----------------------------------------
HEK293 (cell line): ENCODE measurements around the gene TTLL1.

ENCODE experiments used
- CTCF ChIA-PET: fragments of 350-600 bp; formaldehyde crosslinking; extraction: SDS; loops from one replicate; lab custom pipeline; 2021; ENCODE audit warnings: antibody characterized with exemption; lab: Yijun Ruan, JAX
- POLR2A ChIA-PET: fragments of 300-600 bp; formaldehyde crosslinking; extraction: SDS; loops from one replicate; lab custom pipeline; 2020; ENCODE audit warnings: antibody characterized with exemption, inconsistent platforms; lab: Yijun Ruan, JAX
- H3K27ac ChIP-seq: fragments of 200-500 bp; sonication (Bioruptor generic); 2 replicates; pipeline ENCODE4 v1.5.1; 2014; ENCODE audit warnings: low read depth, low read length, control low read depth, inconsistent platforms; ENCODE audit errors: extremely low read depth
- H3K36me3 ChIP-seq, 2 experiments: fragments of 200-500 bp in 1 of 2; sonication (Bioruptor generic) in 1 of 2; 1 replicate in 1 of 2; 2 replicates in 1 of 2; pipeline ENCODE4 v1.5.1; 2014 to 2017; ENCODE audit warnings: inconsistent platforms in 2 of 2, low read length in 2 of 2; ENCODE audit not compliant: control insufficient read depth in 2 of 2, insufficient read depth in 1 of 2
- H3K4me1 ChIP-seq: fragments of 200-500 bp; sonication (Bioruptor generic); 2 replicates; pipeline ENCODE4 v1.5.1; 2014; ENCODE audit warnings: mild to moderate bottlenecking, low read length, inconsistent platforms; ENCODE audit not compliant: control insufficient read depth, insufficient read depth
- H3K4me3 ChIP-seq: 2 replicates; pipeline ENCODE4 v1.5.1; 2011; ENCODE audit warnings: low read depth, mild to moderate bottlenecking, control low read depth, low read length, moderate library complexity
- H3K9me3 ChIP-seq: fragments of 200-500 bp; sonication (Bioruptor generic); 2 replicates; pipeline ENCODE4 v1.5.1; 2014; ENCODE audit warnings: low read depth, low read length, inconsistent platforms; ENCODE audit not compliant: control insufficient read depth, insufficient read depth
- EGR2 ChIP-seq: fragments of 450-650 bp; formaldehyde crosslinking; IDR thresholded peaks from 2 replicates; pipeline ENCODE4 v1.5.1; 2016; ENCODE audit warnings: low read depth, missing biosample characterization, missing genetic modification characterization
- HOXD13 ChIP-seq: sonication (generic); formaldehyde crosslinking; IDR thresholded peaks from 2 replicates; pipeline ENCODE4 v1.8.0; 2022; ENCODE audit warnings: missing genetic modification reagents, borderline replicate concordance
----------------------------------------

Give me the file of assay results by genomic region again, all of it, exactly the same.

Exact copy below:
HEK293 (cell line): ENCODE measurements around the gene TTLL1.

ENCODE experiments used
- CTCF ChIA-PET: fragments of 350-600 bp; formaldehyde crosslinking; extraction: SDS; loops from one replicate; lab custom pipeline; 2021; ENCODE audit warnings: antibody characterized with exemption; lab: Yijun Ruan, JAX
- POLR2A ChIA-PET: fragments of 300-600 bp; formaldehyde crosslinking; extraction: SDS; loops from one replicate; lab custom pipeline; 2020; ENCODE audit warnings: antibody characterized with exemption, inconsistent platforms; lab: Yijun Ruan, JAX
- H3K27ac ChIP-seq: fragments of 200-500 bp; sonication (Bioruptor generic); 2 replicates; pipeline ENCODE4 v1.5.1; 2014; ENCODE audit warnings: low read depth, low read length, control low read depth, inconsistent platforms; ENCODE audit errors: extremely low read depth
- H3K36me3 ChIP-seq, 2 experiments: fragments of 200-500 bp in 1 of 2; sonication (Bioruptor generic) in 1 of 2; 1 replicate in 1 of 2; 2 replicates in 1 of 2; pipeline ENCODE4 v1.5.1; 2014 to 2017; ENCODE audit warnings: inconsistent platforms in 2 of 2, low read length in 2 of 2; ENCODE audit not compliant: control insufficient read depth in 2 of 2, insufficient read depth in 1 of 2
- H3K4me1 ChIP-seq: fragments of 200-500 bp; sonication (Bioruptor generic); 2 replicates; pipeline ENCODE4 v1.5.1; 2014; ENCODE audit warnings: mild to moderate bottlenecking, low read length, inconsistent platforms; ENCODE audit not compliant: control insufficient read depth, insufficient read depth
- H3K4me3 ChIP-seq: 2 replicates; pipeline ENCODE4 v1.5.1; 2011; ENCODE audit warnings: low read depth, mild to moderate bottlenecking, control low read depth, low read length, moderate library complexity
- H3K9me3 ChIP-seq: fragments of 200-500 bp; sonication (Bioruptor generic); 2 replicates; pipeline ENCODE4 v1.5.1; 2014; ENCODE audit warnings: low read depth, low read length, inconsistent platforms; ENCODE audit not compliant: control insufficient read depth, insufficient read depth
- EGR2 ChIP-seq: fragments of 450-650 bp; formaldehyde crosslinking; IDR thresholded peaks from 2 replicates; pipeline ENCODE4 v1.5.1; 2016; ENCODE audit warnings: low read depth, missing biosample characterization, missing genetic modification characterization
- HOXD13 ChIP-seq: sonication (generic); formaldehyde crosslinking; IDR thresholded peaks from 2 replicates; pipeline ENCODE4 v1.8.0; 2022; ENCODE audit warnings: missing genetic modification reagents, borderline replicate concordance